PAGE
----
While I haven’t yet seen the Daniels transcript, I have heard from a few lawyers now, even academics, that a contextual reading of what happened in Daniels shows the characterization to be completely unreasonable. And indeed, in the papers before the Circuit, Burt Neuborne argues that “no reasonable person” could conclude that Judge Scheindlin in any way solicited the actions based upon the actual statements in the transcript. This raises the perpetual problem of a false characterization repeated becomes part of the “myth of the case,” which may be utterly false but is nearly impossible to shake off.
On the one hand, this is just the start of the effort by Judge Scheindlin to vindicate her conduct that was smeared by the Circuit panel’s “cheap shot.” It could get quite screwy with all the various pieces at play here, including the new Mayor’s antipathy toward the dreaded Stop & Frisk program which could moot the legal issue (a good thing), but leave the smell of cheap taint lingering over Judge Scheindlin without any opportunity for redress.
On the other hand, the content of these papers makes it increasingly difficult to credit the idea that there was no improper (malicious?) purpose below the surface of this ruling, The idea that the panel’s gratuitous spanking of Judge Scheindlin was a manifestation of its fury about perceived abuse of Local Rule 13 just doesn’t wash, particularly if the Daniels statements in context — rather than as characterized in a media report — don’t come close to anything giving rise to an abusive use of the related case rule.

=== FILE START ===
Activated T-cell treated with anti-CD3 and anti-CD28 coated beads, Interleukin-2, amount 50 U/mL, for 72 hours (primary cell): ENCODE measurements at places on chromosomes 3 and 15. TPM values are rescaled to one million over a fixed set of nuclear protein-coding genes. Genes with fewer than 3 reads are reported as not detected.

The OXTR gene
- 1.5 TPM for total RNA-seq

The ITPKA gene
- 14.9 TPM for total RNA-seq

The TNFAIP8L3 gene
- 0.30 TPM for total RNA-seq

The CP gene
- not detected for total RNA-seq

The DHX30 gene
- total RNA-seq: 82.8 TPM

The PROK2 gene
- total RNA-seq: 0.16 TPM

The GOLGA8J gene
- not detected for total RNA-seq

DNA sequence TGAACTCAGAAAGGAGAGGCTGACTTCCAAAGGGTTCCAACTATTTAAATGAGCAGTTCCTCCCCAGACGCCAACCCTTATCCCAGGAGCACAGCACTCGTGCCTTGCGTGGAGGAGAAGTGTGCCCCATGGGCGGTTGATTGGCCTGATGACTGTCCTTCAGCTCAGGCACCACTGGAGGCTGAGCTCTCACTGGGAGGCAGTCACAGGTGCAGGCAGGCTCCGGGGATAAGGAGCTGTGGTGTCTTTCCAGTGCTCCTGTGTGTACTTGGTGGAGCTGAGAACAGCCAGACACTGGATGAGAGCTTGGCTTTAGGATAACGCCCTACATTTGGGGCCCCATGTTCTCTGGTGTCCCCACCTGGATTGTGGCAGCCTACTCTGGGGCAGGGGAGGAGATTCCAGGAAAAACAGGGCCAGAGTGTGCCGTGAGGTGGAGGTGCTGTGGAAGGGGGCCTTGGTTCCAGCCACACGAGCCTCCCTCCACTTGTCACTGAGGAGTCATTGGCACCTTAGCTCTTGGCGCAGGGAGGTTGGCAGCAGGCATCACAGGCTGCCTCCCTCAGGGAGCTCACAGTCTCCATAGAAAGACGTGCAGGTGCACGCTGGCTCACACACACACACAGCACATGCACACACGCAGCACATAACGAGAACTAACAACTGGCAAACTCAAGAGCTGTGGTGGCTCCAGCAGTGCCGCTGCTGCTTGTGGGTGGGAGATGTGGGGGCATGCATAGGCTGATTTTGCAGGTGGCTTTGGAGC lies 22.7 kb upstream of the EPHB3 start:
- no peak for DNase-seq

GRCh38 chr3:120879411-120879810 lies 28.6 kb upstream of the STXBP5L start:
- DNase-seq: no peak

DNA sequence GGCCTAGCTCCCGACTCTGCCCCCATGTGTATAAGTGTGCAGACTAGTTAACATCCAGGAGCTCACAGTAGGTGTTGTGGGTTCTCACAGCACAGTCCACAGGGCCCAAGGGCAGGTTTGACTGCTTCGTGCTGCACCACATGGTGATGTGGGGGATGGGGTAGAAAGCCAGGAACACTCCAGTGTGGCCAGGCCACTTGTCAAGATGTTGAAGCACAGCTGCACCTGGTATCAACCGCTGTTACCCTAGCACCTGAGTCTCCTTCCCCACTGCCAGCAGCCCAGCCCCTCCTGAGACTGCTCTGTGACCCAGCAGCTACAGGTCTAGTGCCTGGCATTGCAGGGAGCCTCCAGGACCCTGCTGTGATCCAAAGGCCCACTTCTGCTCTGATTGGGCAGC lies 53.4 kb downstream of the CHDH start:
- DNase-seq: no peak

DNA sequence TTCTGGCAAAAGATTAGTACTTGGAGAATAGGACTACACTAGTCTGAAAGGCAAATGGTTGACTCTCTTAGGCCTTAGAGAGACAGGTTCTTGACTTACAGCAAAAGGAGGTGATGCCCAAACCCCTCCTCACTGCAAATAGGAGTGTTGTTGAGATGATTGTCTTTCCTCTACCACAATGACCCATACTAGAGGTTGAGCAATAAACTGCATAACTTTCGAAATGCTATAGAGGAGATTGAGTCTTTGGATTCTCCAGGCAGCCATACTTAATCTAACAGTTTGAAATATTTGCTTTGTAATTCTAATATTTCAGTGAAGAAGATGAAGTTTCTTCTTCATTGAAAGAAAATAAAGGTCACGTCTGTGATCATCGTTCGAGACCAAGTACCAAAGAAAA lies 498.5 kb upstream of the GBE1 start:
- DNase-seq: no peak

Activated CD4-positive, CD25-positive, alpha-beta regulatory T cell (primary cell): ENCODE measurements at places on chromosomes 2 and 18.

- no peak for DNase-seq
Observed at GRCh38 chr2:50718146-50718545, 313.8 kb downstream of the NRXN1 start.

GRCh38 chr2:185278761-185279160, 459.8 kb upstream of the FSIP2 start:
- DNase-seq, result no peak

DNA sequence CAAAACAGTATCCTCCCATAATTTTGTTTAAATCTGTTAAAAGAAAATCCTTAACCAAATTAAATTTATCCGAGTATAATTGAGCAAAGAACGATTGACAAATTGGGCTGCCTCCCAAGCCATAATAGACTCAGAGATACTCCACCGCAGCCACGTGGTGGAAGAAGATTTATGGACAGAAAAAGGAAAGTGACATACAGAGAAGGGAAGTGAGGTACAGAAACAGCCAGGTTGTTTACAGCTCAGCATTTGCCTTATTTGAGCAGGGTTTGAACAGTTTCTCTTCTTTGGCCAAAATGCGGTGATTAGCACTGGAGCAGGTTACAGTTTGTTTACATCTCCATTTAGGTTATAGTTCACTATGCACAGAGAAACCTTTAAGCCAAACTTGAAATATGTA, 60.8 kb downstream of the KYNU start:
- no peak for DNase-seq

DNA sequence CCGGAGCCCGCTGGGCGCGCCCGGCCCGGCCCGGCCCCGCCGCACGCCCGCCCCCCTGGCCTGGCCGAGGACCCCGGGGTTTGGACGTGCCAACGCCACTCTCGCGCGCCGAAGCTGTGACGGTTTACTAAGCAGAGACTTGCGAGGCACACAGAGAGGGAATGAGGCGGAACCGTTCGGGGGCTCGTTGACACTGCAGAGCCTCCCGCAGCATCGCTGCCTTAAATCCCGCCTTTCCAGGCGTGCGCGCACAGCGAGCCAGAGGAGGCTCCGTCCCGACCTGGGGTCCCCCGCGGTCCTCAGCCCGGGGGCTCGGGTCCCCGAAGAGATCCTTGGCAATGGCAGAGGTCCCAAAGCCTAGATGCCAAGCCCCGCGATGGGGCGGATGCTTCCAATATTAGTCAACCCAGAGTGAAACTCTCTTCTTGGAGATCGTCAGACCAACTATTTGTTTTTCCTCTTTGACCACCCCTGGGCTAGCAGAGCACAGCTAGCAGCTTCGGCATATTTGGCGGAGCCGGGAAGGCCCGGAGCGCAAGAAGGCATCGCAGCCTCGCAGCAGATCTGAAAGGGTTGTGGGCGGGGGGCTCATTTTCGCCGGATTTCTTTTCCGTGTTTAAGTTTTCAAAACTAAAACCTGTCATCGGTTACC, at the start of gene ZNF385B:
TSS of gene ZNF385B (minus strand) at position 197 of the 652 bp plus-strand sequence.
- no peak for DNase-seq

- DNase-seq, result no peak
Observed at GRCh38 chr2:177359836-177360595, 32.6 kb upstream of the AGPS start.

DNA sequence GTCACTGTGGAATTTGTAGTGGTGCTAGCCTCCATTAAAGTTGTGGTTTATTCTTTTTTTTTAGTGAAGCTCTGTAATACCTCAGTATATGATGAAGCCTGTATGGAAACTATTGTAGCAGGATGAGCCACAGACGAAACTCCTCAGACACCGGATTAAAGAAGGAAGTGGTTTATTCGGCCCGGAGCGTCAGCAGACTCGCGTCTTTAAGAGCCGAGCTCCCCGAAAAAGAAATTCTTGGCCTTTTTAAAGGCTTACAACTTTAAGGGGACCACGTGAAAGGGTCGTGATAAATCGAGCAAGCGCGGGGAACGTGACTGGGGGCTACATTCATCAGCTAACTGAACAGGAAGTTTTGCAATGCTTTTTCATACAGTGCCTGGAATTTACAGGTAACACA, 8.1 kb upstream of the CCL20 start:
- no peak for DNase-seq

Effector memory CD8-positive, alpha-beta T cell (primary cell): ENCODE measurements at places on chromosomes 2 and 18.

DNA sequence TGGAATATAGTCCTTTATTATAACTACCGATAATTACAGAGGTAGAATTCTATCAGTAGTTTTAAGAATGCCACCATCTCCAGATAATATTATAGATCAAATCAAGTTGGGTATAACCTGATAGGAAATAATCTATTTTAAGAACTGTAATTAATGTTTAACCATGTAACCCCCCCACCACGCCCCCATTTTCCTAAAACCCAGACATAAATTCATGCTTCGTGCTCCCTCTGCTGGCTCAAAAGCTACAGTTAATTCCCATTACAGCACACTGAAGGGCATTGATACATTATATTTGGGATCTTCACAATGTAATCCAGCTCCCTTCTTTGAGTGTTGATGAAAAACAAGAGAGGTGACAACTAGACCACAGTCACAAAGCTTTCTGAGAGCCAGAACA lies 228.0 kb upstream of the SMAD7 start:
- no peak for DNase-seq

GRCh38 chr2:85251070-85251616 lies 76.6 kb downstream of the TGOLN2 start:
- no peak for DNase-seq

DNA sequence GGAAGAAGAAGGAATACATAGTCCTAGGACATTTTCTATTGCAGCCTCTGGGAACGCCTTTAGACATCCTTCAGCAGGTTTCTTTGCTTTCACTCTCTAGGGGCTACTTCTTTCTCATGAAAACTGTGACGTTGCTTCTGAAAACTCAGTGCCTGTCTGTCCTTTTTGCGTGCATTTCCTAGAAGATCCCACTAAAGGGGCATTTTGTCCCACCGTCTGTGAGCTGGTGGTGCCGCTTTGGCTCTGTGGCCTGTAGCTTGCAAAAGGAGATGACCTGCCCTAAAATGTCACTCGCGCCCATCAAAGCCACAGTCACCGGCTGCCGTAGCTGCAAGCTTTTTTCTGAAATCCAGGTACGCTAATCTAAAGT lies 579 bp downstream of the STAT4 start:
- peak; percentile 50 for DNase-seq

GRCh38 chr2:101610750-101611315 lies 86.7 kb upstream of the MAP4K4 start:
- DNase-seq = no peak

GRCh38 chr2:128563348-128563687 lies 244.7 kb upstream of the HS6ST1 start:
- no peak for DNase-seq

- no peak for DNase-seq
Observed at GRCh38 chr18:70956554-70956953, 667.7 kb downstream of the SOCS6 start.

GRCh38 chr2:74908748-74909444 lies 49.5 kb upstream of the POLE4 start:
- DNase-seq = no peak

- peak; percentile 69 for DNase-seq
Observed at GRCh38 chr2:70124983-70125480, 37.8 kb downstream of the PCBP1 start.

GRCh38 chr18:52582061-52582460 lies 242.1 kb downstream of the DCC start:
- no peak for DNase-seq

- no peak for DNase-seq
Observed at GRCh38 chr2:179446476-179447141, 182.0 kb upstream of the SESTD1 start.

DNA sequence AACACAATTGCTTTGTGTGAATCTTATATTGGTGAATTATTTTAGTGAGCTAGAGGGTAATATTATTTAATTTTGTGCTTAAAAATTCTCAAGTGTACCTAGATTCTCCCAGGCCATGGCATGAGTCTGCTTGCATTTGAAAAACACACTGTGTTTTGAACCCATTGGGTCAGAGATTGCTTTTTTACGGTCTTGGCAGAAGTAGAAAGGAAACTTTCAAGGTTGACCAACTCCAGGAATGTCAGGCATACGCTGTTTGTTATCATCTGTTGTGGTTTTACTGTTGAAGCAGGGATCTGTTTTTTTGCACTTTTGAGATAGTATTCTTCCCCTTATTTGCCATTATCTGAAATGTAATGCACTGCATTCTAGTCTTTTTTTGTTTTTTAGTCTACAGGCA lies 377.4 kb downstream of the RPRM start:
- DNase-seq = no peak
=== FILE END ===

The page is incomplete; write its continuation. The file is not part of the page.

And this gives rise to another dilemma. No one who has to come before the Second Circuit wants to make personal enemies with the three judges on this panel. The resolution of this issue can be argued with the kindly “you erred” argument, but it won’t suffice to conceal that what happened here was outrageous and wrong. Everyone in the courtroom can smile and be polite, but the elephant will still be in the Second Circuit.
That makes this application one where lines get drawn. Either one can pretend nothing terribly wrong happened here, and it was all just a silly mistake, or one can deal with it as it came, from a bizarre, foundationless, cheap, precipitous, impetuous and gratuitous (I could go on, but I think that’s sufficient to make the point) ruling that wrongly and personally smeared a judge who wasn’t given even the modest courtesy of a head’s up.
Since the cheap shot was fired by the panel judges, it seems clear to me that integrity demands honesty about what happened here. There will be no singing Kumbaya. I’m with Judge Scheindlin all the way.
Update: Here is the transcript of the Daniels’ conference, December 21, 2007 (yes, five long years ago during which time no one ever suggested impropriety of any sort), which gave rise to the contention of an abuse of the related case rule and afoul running. Sorry, kids, but to the extent it was suggested that there was any solicitation of the case, it’s not there. Don’t believe me? Read it for yourself.